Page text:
The Office of Tax Simplification has recommended the government extend the payment deadlines for Capital Gains Tax for divorcing couples and those selling property.
In its 125-page second report looking at overhauling the CGT system, published last night (May 20), the OTS said it had found many sellers were missing the deadline since it has been cut to 30 days.
Rules introduced in April 2020 meant that a UK resident disposing of a residential property in the UK making a gain which is liable to CGT has 30 calendar days from the date of completion to tell HMRC and pay any tax owed.
But the OTS said this was a “very ambitious target” and had received many “negative responses”.
It found that out of 51,300 CGT returns filed with HM Revenue and Customs between April 6, 2020 and January 6, 2021, 16,800 were filed after the 30-day deadline.
The OTS has called on the government to consider doubling the deadline to 60 days, or to mandate estate agents or conveyancers to distribute HMRC provided information to clients about these requirements.
Richard Jameson, partner in the private wealth team at Saffery Champness, said: “The problems often come with large and relatively-complex transactions such as selling a property, when there is a lot of paperwork and legal hoops to jump through.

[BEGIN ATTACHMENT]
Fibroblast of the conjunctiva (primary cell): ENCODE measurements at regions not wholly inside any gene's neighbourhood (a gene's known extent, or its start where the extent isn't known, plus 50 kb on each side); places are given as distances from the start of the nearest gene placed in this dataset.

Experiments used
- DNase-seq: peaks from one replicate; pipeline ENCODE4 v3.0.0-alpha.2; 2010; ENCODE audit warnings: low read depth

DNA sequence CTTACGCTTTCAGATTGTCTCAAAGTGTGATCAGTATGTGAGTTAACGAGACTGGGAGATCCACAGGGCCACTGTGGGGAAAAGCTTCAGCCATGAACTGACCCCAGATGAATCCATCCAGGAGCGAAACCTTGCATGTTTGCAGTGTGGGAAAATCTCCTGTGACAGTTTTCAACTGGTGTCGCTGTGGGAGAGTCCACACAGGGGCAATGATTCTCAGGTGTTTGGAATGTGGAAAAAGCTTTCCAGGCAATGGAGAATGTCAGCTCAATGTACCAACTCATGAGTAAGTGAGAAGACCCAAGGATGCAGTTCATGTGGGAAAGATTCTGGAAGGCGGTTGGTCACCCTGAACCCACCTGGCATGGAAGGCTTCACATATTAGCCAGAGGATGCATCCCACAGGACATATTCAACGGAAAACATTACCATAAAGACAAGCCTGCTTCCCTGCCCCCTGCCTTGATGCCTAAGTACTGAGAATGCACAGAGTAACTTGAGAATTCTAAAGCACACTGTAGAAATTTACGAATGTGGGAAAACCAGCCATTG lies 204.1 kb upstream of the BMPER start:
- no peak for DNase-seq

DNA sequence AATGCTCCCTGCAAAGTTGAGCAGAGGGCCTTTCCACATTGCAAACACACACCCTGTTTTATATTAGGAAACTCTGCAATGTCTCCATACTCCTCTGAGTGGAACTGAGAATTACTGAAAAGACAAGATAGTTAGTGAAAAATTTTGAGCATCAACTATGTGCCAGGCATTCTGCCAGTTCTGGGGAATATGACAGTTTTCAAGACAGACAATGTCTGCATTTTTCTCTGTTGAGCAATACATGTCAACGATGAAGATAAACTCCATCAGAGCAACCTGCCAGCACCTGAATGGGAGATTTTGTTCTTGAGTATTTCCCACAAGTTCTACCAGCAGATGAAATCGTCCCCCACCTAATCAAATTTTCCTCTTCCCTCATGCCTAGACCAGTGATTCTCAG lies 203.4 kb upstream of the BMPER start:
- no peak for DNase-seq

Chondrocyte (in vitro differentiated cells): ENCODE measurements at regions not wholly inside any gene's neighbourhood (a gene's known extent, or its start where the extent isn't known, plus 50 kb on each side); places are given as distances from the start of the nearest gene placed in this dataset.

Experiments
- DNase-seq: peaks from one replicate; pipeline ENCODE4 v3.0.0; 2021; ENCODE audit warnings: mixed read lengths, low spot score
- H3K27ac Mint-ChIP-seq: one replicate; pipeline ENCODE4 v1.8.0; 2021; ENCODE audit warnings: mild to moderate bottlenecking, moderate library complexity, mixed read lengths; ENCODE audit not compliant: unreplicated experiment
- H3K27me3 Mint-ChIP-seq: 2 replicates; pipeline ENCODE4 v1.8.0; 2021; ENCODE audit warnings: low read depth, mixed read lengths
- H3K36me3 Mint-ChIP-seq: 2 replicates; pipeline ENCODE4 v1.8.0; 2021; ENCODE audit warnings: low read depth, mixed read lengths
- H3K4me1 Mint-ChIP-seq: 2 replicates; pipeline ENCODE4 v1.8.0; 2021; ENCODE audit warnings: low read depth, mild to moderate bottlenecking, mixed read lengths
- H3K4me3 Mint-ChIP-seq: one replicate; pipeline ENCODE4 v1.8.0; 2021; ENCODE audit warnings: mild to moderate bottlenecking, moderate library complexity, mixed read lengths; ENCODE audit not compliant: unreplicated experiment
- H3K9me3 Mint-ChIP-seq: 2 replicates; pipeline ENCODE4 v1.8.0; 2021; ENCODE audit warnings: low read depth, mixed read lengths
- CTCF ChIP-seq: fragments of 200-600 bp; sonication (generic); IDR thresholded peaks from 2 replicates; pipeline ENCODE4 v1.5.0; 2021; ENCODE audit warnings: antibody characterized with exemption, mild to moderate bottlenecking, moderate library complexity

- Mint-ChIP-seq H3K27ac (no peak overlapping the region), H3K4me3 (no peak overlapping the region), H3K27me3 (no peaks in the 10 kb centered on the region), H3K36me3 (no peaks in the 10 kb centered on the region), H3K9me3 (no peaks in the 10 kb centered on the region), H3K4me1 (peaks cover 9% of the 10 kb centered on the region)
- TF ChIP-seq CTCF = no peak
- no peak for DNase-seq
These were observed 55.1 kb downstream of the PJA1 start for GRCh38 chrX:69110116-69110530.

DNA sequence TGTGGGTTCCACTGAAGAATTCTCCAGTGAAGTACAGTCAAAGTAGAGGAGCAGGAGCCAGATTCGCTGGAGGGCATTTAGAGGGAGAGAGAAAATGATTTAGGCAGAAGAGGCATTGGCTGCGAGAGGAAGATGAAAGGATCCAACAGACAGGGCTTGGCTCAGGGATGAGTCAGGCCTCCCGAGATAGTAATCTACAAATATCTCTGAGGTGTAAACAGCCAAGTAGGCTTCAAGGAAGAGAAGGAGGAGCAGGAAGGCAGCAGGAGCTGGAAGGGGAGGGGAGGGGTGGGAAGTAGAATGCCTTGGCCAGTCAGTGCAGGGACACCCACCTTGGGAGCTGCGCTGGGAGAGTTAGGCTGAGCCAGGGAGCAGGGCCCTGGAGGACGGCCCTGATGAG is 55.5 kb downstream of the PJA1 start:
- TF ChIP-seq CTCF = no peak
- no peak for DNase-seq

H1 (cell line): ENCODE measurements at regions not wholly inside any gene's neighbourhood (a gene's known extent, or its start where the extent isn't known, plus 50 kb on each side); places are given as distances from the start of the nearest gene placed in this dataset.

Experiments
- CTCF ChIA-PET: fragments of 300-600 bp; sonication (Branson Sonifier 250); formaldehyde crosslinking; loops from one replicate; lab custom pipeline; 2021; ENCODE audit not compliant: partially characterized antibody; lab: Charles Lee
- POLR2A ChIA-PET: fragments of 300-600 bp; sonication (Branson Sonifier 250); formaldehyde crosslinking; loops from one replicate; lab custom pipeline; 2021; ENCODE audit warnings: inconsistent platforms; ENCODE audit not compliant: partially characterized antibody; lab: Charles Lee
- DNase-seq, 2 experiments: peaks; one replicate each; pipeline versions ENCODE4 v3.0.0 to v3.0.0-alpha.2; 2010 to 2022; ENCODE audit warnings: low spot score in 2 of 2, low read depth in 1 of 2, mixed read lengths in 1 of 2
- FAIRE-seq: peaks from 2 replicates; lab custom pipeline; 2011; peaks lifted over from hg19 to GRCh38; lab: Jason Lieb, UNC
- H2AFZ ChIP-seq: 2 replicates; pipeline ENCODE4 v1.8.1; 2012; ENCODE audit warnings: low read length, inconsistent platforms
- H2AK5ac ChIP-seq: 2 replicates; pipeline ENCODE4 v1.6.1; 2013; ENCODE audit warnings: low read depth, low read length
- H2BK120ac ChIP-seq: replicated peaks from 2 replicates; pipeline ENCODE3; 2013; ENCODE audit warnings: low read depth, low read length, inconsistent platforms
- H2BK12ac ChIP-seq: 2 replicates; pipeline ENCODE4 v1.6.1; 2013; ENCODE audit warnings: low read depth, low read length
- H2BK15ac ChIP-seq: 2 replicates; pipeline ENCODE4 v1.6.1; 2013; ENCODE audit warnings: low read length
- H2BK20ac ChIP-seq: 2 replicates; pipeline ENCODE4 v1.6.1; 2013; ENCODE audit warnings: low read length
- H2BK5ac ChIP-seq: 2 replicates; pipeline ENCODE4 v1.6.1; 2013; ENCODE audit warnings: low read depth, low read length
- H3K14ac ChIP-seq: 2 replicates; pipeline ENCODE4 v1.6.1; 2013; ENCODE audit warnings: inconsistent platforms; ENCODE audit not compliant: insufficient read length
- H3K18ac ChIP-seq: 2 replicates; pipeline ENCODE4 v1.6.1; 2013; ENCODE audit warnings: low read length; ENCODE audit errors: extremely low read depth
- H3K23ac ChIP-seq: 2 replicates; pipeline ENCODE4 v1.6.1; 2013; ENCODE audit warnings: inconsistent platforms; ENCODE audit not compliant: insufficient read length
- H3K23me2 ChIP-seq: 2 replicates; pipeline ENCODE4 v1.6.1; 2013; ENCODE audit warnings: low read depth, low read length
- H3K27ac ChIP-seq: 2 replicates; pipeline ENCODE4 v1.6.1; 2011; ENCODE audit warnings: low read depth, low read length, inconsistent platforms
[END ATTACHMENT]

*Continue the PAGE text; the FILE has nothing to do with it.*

“Particularly at a time like this when the property market is very buoyant, conveyancers are in high demand, and delays can be very common. Having all the necessary paperwork ready within 30 days, and the cash available to pay the tax bill at the same time, is just too ambitious for many taxpayers.
“It is little wonder then that a third of the initial returns for residential property disposals exceeded the 30-day CGT deadline, and many individuals who own more than one property will welcome the OTS’s suggestion to extend it to 60 days.”
Rosie Hooper, chartered financial planner at Quilter, agreed, saying that selling a house was a complicated process which comes with lots of fees and charges to solicitors, surveyors, estate agents and others.
Hooper added: “Extending the deadline to pay any CGT on a property sale will provide homeowners with a bit of respite and ensure they can get the finances in order to pay the charge and arrange any reinvestment.”
The report also recommended extending the deadline by which divorcing couples are able to claim spousal exemption on CGT when dividing their assets.
Under current rules, married couples or civil partners can transfer their assets between each other without triggering an immediate CGT charge.
This is known as “no gain/no loss”, but if the transfer is made in the next tax year then it is treated as taking place at market value and CGT could be payable.
So, if a couple separate on April 4, 2022 they would only have until April 5, 2022 to transfer their assets without triggering a tax charge.
The OTS has called on the government to extend the ‘no gain no loss’ window on separation to the later of: the end of the tax year at least two years after separation, or any reasonable time set for the transfer of assets in accordance with a financial agreement approved by a court.